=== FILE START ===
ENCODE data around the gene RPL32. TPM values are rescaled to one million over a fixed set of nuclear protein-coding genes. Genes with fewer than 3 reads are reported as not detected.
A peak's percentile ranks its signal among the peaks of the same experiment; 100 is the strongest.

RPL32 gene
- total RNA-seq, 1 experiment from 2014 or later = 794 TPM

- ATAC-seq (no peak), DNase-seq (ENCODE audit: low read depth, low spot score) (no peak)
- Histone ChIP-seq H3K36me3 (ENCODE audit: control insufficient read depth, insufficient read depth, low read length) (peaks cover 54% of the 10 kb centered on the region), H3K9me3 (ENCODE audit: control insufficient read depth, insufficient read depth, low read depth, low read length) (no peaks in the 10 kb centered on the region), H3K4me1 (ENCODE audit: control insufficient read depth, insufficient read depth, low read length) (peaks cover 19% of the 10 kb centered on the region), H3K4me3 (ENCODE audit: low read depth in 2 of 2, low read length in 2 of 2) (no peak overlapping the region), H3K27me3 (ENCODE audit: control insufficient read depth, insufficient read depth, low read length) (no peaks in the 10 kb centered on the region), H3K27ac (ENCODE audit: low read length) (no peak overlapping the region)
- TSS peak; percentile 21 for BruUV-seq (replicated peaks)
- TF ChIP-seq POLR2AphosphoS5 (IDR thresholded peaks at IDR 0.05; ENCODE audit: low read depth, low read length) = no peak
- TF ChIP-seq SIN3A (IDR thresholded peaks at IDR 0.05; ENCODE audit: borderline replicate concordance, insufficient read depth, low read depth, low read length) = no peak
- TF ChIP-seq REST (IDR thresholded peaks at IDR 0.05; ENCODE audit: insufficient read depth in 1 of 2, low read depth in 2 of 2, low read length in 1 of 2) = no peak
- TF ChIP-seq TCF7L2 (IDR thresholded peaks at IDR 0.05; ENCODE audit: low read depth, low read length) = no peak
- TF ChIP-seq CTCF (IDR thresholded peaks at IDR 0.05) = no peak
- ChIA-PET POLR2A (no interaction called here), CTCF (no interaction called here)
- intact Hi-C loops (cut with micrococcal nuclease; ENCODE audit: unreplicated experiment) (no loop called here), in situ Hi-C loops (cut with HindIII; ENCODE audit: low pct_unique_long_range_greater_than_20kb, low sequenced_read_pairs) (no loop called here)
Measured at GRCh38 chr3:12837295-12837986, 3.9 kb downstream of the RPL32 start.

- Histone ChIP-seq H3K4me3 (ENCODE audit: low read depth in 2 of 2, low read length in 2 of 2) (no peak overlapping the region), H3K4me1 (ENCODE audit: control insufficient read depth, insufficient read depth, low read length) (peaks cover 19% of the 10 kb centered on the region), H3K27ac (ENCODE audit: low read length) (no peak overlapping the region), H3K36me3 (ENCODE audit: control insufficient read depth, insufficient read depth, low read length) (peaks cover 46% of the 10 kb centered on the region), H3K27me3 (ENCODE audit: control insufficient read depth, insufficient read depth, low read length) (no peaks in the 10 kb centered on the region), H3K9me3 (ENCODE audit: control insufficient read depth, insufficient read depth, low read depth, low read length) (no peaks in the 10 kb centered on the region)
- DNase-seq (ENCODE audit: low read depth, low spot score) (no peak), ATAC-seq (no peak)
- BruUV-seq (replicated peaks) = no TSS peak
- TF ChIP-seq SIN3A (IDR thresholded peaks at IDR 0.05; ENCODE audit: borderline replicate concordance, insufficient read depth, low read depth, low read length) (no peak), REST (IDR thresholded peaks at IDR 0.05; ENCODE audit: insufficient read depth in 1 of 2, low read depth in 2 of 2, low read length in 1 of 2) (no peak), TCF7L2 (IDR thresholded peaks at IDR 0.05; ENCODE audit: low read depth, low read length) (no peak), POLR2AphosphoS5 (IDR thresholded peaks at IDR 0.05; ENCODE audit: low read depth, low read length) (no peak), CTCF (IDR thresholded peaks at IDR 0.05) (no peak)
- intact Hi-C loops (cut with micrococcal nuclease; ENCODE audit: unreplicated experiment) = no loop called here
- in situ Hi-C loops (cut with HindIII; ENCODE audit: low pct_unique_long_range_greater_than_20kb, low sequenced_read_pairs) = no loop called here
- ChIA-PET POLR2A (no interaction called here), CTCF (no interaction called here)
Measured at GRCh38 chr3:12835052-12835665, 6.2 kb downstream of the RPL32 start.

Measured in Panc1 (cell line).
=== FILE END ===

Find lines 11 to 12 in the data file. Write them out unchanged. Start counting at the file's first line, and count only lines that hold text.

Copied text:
- TF ChIP-seq TCF7L2 (IDR thresholded peaks at IDR 0.05; ENCODE audit: low read depth, low read length) = no peak
- TF ChIP-seq CTCF (IDR thresholded peaks at IDR 0.05) = no peak